Media Use 'Bison Legacy' Bill to Spread Message of White Guilt

Ben Graham | May 3, 2016
Font Size

On its surface, the “National Bison Legacy Act” doesn't look controversial. It has already passed through both houses of Congress, now it simply awaits a very likely signature from President Obama.

But leftist media are exploiting this adoption of the bison as the national mammal of the United States to stoke the fires of, you guessed it, white ancestor guilt. 

The Washington Post didn’t stop at pointing a finger at the U.S. government for their role in the near-extinction of the North American bison. No, they specifically cited the whiteness of the western settlers.

“The introduction of horses and guns accelerated the pace of bison hunting among Native Americans, who relied upon the animals for many uses,” read the WaPo article. “But then came westward expansion by white settlers — Manifest Destiny — and the pushing of Native Americans off their lands.”

“Killing bison became a tool in this fight by the U.S. government, and the pace of extermination became furious,” WaPo added.

The language within the Bison Legacy Act suggests the story of the bison is one of the first successful forays into animal conservation. But a quote published by the Post declares that the bill is instead about helping Native Americans in “making peace with the past.”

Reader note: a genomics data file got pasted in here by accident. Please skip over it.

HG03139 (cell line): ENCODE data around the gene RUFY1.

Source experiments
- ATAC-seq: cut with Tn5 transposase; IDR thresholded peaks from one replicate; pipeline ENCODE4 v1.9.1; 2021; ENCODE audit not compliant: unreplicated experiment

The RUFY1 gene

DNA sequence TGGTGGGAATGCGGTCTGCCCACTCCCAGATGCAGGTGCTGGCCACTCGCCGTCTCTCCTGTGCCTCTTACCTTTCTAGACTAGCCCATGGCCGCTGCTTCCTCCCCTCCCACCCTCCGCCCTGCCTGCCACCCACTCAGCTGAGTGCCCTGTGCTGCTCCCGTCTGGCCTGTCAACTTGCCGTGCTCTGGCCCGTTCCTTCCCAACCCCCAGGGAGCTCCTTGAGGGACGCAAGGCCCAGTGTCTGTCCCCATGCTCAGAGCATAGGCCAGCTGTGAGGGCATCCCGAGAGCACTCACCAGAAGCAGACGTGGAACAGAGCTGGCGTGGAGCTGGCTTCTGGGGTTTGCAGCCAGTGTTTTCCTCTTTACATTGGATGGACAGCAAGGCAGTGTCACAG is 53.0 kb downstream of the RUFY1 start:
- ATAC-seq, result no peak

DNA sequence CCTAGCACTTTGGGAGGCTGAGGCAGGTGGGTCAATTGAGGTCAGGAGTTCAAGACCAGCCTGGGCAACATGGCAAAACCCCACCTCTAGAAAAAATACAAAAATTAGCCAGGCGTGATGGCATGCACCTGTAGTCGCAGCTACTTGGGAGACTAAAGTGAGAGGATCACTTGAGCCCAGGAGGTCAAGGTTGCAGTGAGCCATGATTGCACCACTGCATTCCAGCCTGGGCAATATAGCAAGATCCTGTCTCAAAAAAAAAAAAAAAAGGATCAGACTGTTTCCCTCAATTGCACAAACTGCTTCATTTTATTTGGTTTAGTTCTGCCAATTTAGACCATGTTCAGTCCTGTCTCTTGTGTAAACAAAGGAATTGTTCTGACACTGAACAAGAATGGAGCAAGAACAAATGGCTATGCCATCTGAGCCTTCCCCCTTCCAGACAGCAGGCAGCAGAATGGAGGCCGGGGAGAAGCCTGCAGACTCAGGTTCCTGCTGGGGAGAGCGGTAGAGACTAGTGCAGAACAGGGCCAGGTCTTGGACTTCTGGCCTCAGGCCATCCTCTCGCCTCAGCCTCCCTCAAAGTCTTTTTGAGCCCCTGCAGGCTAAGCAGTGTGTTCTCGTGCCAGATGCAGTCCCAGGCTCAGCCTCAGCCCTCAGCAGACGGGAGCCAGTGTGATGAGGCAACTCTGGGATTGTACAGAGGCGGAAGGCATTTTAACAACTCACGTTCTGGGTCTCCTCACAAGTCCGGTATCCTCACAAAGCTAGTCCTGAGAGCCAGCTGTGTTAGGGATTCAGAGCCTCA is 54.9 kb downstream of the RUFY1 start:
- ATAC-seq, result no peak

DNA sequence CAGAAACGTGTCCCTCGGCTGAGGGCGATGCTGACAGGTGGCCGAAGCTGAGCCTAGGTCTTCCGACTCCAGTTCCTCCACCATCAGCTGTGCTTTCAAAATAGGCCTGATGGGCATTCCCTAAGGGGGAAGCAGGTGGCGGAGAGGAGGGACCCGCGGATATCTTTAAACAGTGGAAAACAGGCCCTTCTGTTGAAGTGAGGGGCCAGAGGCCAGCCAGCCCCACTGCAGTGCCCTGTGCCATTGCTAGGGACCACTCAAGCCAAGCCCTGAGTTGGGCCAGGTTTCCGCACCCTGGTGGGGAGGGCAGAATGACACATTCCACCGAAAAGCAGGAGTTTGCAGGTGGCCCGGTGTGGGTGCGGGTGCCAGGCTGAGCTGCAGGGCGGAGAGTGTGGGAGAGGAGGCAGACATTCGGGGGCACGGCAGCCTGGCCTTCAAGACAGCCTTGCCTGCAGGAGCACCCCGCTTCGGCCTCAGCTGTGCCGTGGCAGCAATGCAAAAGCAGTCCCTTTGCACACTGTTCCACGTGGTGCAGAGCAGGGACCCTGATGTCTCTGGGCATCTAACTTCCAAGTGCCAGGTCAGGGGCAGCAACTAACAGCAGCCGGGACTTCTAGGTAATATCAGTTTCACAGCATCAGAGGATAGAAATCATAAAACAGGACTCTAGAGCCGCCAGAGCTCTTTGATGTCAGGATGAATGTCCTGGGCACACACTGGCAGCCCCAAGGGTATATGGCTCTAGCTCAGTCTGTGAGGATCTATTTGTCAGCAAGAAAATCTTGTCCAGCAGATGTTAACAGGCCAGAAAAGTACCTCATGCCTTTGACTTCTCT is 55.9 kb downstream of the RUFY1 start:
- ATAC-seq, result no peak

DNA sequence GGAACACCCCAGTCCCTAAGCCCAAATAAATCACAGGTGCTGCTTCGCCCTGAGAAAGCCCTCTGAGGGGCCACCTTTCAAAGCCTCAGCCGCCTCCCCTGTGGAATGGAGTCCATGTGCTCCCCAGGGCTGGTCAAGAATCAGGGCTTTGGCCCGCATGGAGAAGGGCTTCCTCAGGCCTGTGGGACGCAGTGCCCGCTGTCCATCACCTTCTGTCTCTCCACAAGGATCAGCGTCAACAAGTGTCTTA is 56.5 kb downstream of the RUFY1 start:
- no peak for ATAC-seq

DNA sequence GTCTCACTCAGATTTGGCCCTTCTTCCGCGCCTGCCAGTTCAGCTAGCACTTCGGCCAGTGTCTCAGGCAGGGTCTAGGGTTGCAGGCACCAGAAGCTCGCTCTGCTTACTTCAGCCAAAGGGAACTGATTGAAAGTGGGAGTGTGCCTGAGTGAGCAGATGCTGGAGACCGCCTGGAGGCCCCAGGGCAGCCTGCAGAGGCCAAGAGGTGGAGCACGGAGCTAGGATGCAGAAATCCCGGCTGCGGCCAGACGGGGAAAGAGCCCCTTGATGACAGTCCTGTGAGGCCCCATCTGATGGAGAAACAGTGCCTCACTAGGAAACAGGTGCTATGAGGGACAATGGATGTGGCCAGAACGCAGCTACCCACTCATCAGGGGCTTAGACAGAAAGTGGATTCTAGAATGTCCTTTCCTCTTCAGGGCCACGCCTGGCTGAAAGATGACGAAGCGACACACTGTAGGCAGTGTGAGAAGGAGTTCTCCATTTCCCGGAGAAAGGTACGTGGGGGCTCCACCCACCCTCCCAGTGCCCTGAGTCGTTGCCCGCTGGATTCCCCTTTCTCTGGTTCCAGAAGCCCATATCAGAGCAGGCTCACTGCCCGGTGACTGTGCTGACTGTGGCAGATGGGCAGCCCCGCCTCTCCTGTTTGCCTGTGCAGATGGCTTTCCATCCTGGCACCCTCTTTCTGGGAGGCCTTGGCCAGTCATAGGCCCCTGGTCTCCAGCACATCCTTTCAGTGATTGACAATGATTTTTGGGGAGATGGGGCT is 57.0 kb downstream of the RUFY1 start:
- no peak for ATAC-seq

“We look at it as a conservation story, but to Native Americans, it’s also about making peace with the past,” John Calvelli, the Wildlife Conservation Society’s executive vice president of public affairs, told the Post. “Many of those bison were actually killed to help drive Native Americans to reservations. … Now, 100 years later, we as a nation are recognizing this symbol.”

The leftist U.K.-based newspaper The Guardian also felt the need to shame modern day Americans for actions they can’t be held accountable for.

“The bison is to become the first national mammal of the US, elevating it to the giddy heights of symbolism currently occupied by the bald eagle,” the Guardian wrote. “Little more than 100 years since it was virtually exterminated in America in a manic bid to demolish Native American resistance, the bison now has establishment status.”

“There was no way for us to sustain ourselves when the buffalo were exterminated so we handed over vast tracts of land. The buffalo and the tribal people were put on the same path by the government. It was a tough time for tribes,” Jim Stone, executive director of the Inter-Tribal Buffalo Council, told the Guardian. 

An NPR affiliate also published their interview with Native American radio host John Kane, the beginning of which cited that the bill would “shed light” on parts of history the American government would be “less than proud of.”

Kane revealed to NPR that he hoped the adoption of the bison as a national symbol would come with the “recognition of the role American policy played in almost destroying the creatures and those who relied on them to live.”

Out of all the issues facing Americans these days, politicizing the adoption of an animal into American symbology is an extremely low rung on an impossibly tall ladder. But, as is evident, liberals never tire of finding opportunities to make Americans feel guilty about their ancestors.

mrc merch